2.4 New investment opportunities
Not only the trade volume but also Chinese investment in Africa increased dra- matically over the last years. From the early 1990s to 2006, Chinese foreign direct investment (FDI) in Africa rose from $ 20 m a year to more than $ 1 bn a year and now account for 6% of total investments in Africa (Zafar, 2007: 123; van de Looy, 2006: 26). This is a growth rate higher than Chinese FDI to any other part of the world. Today, more than 700 Chinese companies are operating in 50 Afri- can countries (Zafar, 2007: 123). Investment is mainly made in oil, mines, fishing, woods, metals and infrastructure.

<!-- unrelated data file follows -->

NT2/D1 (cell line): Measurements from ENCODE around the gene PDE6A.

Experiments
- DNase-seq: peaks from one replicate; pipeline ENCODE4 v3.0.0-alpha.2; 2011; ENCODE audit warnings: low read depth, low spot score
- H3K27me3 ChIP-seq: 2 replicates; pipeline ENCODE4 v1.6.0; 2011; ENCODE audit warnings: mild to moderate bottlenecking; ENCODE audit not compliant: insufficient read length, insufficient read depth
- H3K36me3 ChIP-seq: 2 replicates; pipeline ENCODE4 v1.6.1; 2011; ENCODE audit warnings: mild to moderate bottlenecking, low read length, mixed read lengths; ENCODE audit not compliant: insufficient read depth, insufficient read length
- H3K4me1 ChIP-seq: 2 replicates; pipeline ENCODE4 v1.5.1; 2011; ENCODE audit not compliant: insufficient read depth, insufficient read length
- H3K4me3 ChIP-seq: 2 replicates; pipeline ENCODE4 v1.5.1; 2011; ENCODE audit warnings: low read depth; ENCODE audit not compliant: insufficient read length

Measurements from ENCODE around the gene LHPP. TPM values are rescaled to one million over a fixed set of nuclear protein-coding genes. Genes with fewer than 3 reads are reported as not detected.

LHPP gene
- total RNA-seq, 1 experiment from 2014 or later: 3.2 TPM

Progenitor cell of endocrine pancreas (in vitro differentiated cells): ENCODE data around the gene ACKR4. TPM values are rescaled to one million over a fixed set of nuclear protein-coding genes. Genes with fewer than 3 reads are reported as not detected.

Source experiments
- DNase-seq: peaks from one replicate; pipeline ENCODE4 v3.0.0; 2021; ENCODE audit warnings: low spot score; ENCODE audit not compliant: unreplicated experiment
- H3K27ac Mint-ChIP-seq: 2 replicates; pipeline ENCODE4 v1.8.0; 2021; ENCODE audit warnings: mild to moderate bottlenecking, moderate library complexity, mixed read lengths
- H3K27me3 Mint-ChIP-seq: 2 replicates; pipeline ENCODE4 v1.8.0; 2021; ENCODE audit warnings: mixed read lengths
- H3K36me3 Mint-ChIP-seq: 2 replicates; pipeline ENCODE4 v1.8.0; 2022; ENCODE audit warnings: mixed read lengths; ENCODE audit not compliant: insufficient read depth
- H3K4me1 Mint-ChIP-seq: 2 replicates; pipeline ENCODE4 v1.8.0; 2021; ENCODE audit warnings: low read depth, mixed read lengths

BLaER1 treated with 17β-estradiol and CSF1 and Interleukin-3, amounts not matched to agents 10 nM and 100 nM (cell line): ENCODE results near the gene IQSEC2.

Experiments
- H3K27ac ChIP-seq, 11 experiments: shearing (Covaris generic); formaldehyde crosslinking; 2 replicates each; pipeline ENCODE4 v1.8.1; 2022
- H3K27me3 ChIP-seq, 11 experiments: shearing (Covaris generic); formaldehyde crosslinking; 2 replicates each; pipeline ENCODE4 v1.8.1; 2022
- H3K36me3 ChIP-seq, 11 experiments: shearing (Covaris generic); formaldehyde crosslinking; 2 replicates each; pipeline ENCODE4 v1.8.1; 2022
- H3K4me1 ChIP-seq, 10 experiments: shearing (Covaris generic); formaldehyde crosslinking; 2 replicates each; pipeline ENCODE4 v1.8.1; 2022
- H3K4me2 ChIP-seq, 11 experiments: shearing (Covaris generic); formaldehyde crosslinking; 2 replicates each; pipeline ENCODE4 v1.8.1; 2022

Investment in resource extraction is a consequence of China’s increasing demand of natural resources with the result that 54% of total Chinese investment was directed towards oil-exporting countries (van de Looy, 2006: 26). As already described above, China is applying the strategy of vertical integration in order to influence prices in the long run.
Investment in the construction and infrastructure sector are another important and growing field of Chinese FDI (Zafar, 2007: 123). Competitive advantages of China’s state-owned companies are again of importance in this field. First and in contrast to western firms, Chinese companies consider difficult basic conditions in many African states (political instability, corruption, a lack of legal security and criminality) as an economic opportunity. As they are able and willing to take